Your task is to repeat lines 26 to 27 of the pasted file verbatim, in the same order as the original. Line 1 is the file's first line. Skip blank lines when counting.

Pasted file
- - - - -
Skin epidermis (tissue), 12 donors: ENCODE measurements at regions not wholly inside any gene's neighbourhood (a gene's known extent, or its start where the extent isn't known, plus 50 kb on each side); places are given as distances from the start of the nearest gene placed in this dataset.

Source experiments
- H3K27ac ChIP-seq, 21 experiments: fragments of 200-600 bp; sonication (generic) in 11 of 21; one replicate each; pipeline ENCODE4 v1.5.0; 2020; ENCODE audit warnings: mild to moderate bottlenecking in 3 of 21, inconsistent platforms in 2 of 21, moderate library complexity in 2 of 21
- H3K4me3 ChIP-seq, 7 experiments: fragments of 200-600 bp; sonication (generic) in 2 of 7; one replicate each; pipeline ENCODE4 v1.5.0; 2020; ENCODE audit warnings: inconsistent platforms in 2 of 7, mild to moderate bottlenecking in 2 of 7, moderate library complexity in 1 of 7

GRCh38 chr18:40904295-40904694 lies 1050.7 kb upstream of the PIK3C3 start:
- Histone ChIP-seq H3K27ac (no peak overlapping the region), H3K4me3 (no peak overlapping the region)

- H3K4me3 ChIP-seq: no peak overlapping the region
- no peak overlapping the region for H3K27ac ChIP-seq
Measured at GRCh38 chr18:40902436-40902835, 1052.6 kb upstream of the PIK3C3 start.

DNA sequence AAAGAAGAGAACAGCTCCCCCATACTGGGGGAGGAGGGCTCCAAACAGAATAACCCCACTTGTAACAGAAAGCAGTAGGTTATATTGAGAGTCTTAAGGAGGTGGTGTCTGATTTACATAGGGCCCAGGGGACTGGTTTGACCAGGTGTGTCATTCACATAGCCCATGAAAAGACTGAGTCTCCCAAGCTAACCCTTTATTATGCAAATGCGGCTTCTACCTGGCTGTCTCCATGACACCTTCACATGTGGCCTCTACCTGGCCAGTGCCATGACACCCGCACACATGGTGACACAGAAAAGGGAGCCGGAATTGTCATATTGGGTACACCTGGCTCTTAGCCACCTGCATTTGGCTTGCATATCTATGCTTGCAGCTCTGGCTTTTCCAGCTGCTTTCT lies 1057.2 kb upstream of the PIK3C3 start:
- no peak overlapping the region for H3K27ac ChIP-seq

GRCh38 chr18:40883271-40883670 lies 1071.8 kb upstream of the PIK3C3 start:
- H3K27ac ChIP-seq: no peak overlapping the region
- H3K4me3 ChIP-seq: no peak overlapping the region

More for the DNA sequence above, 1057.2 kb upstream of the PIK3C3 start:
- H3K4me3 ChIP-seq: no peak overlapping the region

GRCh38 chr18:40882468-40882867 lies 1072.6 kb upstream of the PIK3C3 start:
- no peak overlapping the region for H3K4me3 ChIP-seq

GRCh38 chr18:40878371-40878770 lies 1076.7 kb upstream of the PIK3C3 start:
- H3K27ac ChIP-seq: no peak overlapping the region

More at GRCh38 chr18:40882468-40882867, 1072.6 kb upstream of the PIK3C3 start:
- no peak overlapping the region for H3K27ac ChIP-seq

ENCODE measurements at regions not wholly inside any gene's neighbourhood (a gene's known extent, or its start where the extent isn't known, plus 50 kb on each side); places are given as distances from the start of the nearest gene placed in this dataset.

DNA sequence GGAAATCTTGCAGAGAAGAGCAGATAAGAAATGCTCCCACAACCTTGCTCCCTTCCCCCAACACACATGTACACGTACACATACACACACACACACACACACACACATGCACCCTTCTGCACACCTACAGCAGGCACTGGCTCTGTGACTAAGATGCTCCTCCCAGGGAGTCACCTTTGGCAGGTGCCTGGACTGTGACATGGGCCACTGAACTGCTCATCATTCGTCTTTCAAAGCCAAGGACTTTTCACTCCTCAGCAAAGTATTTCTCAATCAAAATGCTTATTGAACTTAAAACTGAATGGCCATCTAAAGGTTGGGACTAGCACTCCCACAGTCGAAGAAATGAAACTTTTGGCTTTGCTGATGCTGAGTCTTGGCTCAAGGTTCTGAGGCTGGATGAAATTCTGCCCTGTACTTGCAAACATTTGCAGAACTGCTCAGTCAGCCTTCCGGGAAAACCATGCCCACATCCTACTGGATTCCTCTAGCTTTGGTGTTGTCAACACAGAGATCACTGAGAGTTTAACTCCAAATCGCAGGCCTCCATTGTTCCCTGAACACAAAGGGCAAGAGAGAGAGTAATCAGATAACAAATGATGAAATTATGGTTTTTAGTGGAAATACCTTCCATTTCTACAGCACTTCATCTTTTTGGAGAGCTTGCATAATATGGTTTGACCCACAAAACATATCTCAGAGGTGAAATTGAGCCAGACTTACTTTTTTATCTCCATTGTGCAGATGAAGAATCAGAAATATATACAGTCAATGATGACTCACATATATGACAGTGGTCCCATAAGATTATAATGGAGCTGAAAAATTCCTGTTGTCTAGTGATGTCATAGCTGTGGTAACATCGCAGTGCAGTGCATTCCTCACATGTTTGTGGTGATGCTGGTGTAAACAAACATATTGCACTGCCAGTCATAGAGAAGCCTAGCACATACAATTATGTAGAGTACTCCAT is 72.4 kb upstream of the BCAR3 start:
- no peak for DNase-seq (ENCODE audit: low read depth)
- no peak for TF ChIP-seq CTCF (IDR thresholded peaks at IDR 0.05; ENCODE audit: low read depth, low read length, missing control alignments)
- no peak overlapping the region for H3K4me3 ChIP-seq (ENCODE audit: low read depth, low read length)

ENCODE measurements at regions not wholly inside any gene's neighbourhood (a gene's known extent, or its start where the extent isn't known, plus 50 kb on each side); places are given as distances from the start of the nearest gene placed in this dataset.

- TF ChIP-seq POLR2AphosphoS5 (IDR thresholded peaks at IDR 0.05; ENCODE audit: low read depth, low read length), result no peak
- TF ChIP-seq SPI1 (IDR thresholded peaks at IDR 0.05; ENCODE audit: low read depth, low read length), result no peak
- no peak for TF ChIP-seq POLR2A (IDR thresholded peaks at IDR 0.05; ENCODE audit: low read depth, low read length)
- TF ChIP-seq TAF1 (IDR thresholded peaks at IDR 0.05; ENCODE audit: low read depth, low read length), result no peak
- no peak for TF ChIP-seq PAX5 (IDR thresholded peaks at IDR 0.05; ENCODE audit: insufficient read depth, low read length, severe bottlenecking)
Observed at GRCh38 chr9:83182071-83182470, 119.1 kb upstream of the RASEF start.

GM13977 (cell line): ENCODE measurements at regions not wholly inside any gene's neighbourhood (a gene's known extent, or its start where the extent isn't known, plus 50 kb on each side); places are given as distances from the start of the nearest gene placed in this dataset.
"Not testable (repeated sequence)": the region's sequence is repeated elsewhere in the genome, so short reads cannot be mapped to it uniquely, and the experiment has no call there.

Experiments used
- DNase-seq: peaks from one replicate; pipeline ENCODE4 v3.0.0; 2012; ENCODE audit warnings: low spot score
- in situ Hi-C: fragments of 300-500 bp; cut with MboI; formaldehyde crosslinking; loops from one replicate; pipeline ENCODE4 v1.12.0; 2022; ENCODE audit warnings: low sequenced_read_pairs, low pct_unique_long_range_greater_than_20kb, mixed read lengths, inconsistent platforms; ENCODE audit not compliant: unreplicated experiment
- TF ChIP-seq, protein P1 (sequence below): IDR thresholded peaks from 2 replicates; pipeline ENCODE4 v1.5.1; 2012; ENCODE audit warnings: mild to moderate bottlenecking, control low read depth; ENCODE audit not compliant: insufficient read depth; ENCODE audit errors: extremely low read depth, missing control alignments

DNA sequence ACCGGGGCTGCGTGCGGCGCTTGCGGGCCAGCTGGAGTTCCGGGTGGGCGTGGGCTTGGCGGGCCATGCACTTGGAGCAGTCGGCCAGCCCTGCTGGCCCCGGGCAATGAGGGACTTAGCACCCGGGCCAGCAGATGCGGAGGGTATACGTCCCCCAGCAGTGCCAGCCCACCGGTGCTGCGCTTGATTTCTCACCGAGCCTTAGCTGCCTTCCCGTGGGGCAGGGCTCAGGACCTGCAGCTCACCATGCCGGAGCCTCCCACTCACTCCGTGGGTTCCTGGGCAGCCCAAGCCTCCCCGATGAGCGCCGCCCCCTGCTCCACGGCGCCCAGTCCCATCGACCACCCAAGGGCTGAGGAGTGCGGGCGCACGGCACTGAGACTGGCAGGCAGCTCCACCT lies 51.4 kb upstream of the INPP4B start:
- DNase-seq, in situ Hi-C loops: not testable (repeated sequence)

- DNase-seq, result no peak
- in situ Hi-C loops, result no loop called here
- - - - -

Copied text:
- no peak for TF ChIP-seq CTCF (IDR thresholded peaks at IDR 0.05; ENCODE audit: low read depth, low read length, missing control alignments)
- no peak overlapping the region for H3K4me3 ChIP-seq (ENCODE audit: low read depth, low read length)